by Enrico Villamaino
By necessity, dairy farms are mainly found in provincial communities. These same rural populations are often among those most affected by food insecurity. In the midst of COVID-19 shutdowns, dairy farmers are doing their best to help those in need.
Enter Pleasant Valley Farms. Located in Berkshire, VT, Pleasant Valley was founded in 1986 by Mark and Amanda St. Pierre. The dairy sells its milk to the Dairy Farmers of America (DFA) cooperative. The DFA then uses Boston, MA, as a distribution hub to dispatch Pleasant Valley’s milk throughout New England.
In 2009, the St. Pierres expanded their business with the addition of a sugarbush. Pleasant Valley’s maple syrup is carried by Bascom Maple Farms. The maple syrup is also available at the farm’s on-site retail shop and can be ordered online and shipped throughout the U.S. and Canada.
Today, Pleasant Valley operates with between 60 and 80 full-time employees, depending on the time of year. This includes the St. Pierres’ children Jamie, Bradley and Meghan.
“These are very difficult times for so many,” Meghan said, who returned to the family farm in 2018 after studying public relations Champlain College in nearby Burlington. “Rural poverty is a serious problem in Vermont. So when the DFA contacted us about partnering up to help the disadvantaged, we were glad to help.”
The decline in food services such as restaurants and school cafeterias left dairy processors with a surplus of milk. The DFA, eager to find a use for this surplus, supplied Pleasant Valley Farms with 4,000 gallons of milk. Pleasant Valley then volunteered both the time and personnel necessary to hand out milk to local residents. The events took place in May at two separate locations.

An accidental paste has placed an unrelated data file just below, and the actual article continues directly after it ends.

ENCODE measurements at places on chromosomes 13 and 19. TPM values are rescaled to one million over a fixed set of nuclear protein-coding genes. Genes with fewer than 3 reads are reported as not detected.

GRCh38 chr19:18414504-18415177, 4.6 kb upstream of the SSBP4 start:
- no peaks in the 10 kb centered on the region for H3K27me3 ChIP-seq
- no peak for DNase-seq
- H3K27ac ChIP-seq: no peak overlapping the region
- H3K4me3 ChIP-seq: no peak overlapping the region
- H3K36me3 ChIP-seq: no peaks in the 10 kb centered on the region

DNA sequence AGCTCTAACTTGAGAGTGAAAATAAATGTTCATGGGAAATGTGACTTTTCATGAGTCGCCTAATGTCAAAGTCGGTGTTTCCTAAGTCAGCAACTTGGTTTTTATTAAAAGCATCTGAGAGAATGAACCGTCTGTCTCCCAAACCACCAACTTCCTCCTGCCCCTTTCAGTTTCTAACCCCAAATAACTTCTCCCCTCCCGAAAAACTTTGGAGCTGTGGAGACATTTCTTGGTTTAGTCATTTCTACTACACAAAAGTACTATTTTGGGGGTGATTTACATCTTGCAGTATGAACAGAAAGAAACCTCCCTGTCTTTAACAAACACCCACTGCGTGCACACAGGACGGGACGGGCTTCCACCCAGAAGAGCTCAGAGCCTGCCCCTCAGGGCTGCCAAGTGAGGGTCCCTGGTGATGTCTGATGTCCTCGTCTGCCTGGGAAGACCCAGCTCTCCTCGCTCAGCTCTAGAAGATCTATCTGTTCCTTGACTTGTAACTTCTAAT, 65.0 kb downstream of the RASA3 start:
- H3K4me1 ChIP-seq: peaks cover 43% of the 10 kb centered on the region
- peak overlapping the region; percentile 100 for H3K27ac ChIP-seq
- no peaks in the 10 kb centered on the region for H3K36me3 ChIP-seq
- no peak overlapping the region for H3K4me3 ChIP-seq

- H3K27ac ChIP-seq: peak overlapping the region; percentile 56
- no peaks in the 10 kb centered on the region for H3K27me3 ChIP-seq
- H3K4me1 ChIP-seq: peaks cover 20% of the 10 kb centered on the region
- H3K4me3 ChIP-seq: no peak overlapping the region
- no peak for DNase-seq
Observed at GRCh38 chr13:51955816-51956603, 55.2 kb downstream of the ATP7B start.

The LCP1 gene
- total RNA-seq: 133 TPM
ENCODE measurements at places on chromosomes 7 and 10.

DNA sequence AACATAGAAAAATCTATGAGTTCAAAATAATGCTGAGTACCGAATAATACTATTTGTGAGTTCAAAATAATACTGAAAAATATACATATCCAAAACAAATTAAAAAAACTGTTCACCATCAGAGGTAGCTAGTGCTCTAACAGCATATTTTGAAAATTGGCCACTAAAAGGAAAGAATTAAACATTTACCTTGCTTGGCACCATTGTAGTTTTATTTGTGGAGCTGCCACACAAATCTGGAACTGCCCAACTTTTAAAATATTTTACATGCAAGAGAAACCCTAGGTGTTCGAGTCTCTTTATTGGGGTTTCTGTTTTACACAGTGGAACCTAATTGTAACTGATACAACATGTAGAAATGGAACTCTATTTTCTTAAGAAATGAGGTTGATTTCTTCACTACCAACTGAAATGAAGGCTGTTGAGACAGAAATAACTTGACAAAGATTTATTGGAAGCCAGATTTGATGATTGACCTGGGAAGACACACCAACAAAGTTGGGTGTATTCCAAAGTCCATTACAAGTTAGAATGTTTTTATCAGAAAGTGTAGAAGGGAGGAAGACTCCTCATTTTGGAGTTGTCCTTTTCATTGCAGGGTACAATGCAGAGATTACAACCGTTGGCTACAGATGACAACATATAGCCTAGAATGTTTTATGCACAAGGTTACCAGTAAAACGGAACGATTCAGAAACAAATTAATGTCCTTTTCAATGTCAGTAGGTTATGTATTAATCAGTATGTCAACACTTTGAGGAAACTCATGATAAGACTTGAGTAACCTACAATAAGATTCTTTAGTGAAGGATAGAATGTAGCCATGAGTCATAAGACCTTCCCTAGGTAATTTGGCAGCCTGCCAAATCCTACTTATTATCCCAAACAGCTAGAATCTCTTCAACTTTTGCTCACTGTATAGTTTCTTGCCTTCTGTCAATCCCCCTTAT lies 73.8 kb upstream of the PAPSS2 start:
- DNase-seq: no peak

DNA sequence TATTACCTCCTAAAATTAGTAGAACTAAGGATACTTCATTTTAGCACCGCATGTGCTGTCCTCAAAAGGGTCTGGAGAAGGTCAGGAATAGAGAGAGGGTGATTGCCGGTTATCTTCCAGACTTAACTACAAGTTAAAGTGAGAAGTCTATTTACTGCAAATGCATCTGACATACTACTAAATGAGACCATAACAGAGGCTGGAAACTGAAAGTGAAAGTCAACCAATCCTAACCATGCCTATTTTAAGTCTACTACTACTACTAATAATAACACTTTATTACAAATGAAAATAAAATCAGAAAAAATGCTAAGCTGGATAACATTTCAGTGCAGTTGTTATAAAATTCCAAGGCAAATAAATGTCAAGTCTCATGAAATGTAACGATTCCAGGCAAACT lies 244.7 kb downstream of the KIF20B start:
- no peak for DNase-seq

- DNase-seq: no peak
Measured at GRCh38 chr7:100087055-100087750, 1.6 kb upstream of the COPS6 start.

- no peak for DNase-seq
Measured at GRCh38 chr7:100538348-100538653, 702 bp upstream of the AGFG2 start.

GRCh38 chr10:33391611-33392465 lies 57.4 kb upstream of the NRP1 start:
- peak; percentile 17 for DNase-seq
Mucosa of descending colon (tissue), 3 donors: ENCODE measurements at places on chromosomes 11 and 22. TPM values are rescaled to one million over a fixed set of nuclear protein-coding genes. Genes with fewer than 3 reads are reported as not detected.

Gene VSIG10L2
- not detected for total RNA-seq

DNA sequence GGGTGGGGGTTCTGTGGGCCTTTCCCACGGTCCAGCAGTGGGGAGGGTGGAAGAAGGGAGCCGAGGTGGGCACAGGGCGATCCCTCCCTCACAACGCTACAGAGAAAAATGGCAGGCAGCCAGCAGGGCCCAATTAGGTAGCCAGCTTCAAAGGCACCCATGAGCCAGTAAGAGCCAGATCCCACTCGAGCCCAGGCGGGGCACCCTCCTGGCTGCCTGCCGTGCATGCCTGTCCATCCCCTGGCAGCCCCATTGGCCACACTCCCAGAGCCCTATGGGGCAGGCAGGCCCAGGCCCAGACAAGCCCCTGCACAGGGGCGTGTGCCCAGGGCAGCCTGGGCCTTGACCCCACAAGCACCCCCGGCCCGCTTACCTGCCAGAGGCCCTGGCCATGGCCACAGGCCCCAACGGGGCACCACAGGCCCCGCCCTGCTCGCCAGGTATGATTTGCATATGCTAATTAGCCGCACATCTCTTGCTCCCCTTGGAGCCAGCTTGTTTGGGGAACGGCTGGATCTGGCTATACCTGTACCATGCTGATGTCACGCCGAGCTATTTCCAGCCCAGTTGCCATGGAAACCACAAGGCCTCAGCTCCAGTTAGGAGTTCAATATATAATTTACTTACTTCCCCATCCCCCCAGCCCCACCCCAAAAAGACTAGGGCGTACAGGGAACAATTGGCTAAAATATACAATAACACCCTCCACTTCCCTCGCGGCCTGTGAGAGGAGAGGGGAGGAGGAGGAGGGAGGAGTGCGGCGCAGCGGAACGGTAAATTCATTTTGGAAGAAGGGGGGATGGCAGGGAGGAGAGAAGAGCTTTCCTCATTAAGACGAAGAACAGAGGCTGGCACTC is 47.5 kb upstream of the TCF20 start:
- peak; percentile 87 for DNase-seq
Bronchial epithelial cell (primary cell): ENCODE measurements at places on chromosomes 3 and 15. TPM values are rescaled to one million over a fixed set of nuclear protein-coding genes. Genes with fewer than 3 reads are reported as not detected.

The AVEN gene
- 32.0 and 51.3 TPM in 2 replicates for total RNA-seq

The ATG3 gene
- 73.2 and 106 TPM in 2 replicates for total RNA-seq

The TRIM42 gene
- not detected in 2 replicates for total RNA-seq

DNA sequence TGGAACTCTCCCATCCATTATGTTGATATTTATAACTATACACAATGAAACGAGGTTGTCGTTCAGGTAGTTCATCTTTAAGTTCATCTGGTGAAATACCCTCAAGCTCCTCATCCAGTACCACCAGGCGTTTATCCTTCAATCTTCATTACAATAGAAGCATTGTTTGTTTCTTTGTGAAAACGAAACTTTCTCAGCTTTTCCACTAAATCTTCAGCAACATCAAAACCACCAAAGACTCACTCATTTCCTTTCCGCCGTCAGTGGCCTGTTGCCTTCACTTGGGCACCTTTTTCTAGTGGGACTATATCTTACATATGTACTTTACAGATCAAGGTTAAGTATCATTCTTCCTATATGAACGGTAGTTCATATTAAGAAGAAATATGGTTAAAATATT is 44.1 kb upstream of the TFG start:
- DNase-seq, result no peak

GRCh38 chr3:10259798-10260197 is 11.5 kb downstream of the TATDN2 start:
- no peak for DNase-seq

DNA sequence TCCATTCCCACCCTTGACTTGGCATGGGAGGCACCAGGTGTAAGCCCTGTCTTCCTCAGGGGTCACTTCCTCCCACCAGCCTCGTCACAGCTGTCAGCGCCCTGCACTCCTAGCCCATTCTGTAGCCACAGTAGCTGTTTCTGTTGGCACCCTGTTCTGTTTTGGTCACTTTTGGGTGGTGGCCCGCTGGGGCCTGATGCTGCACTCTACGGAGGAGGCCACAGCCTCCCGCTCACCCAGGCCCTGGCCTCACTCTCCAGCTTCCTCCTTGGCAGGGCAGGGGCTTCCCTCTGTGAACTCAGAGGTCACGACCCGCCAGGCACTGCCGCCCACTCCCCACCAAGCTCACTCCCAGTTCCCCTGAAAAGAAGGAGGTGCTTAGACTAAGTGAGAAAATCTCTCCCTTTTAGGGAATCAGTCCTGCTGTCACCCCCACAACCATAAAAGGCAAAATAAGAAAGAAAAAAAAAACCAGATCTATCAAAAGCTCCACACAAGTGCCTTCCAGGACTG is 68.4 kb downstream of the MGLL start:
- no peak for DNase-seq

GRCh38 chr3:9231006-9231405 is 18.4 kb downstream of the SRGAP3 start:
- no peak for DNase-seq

“We had set up a station at St. Albans Coop Creamery in St. Albans City,” Meghan explained, “and another at Bourdeau Brothers Feed Company in Middlebury.” Each location featured a walk-up and a drive-thru option. In order to abide by the CDC’s recommended safety protocols regarding social distancing, drivers stayed in their cars while Pleasant Valley’s volunteers placed the milk in the trunk. Pleasant Valley oversaw the donation of 2,500 gallons of milk in St. Albans City and another 1,500 gallons in Middlebury.
“It was a great event. People were grateful and gracious. A lot of them would take just one gallon, but there were also so many people who would take an extra gallon or two to give to their homebound neighbors,” Meghan said. “It’s like the sign in front of our farm says – ‘We’re all in this together.’”
As is the case with so many other dairies, Pleasant Valley is doing its best in an uncertain time. Meghan added, “Obviously, milk prices are down, and we’re concerned about that. Our coop wants to minimize production, so we have to adjust accordingly.” Meghan was happy to report that, as of now, they have not had to resort to any layoffs.
“Like everyone else, we’re just trying to stay afloat,” she said.